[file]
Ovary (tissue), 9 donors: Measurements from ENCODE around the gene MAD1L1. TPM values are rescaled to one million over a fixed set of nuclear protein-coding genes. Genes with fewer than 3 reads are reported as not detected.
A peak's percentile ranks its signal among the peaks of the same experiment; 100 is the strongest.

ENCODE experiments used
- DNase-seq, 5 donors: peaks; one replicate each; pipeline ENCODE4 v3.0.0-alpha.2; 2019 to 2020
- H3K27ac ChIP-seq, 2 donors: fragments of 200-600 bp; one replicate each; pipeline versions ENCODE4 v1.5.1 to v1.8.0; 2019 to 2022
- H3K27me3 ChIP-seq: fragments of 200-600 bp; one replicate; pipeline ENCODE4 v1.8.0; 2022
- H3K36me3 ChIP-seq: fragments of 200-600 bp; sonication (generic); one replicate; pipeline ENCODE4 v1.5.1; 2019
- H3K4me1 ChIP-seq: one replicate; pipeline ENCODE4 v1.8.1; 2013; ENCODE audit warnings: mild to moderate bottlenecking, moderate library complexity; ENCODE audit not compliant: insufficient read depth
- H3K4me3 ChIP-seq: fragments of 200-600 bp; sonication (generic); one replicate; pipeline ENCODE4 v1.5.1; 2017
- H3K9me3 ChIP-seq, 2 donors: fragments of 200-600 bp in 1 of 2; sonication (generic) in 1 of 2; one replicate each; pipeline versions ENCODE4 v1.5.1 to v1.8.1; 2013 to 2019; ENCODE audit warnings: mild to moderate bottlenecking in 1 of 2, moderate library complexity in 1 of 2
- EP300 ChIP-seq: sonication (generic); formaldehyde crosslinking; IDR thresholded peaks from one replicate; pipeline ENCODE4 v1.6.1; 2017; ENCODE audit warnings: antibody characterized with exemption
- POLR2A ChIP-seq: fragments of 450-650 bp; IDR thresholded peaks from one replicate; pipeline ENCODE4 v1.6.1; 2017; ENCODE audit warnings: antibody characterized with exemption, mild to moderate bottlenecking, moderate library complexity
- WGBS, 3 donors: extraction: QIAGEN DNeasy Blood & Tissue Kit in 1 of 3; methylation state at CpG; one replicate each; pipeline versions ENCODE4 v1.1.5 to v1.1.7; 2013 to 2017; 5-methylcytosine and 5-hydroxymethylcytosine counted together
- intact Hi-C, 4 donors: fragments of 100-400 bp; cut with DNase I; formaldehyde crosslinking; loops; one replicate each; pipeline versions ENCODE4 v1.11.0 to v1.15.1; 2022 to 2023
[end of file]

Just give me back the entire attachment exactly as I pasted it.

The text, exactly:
Ovary (tissue), 9 donors: Measurements from ENCODE around the gene MAD1L1. TPM values are rescaled to one million over a fixed set of nuclear protein-coding genes. Genes with fewer than 3 reads are reported as not detected.
A peak's percentile ranks its signal among the peaks of the same experiment; 100 is the strongest.

ENCODE experiments used
- DNase-seq, 5 donors: peaks; one replicate each; pipeline ENCODE4 v3.0.0-alpha.2; 2019 to 2020
- H3K27ac ChIP-seq, 2 donors: fragments of 200-600 bp; one replicate each; pipeline versions ENCODE4 v1.5.1 to v1.8.0; 2019 to 2022
- H3K27me3 ChIP-seq: fragments of 200-600 bp; one replicate; pipeline ENCODE4 v1.8.0; 2022
- H3K36me3 ChIP-seq: fragments of 200-600 bp; sonication (generic); one replicate; pipeline ENCODE4 v1.5.1; 2019
- H3K4me1 ChIP-seq: one replicate; pipeline ENCODE4 v1.8.1; 2013; ENCODE audit warnings: mild to moderate bottlenecking, moderate library complexity; ENCODE audit not compliant: insufficient read depth
- H3K4me3 ChIP-seq: fragments of 200-600 bp; sonication (generic); one replicate; pipeline ENCODE4 v1.5.1; 2017
- H3K9me3 ChIP-seq, 2 donors: fragments of 200-600 bp in 1 of 2; sonication (generic) in 1 of 2; one replicate each; pipeline versions ENCODE4 v1.5.1 to v1.8.1; 2013 to 2019; ENCODE audit warnings: mild to moderate bottlenecking in 1 of 2, moderate library complexity in 1 of 2
- EP300 ChIP-seq: sonication (generic); formaldehyde crosslinking; IDR thresholded peaks from one replicate; pipeline ENCODE4 v1.6.1; 2017; ENCODE audit warnings: antibody characterized with exemption
- POLR2A ChIP-seq: fragments of 450-650 bp; IDR thresholded peaks from one replicate; pipeline ENCODE4 v1.6.1; 2017; ENCODE audit warnings: antibody characterized with exemption, mild to moderate bottlenecking, moderate library complexity
- WGBS, 3 donors: extraction: QIAGEN DNeasy Blood & Tissue Kit in 1 of 3; methylation state at CpG; one replicate each; pipeline versions ENCODE4 v1.1.5 to v1.1.7; 2013 to 2017; 5-methylcytosine and 5-hydroxymethylcytosine counted together
- intact Hi-C, 4 donors: fragments of 100-400 bp; cut with DNase I; formaldehyde crosslinking; loops; one replicate each; pipeline versions ENCODE4 v1.11.0 to v1.15.1; 2022 to 2023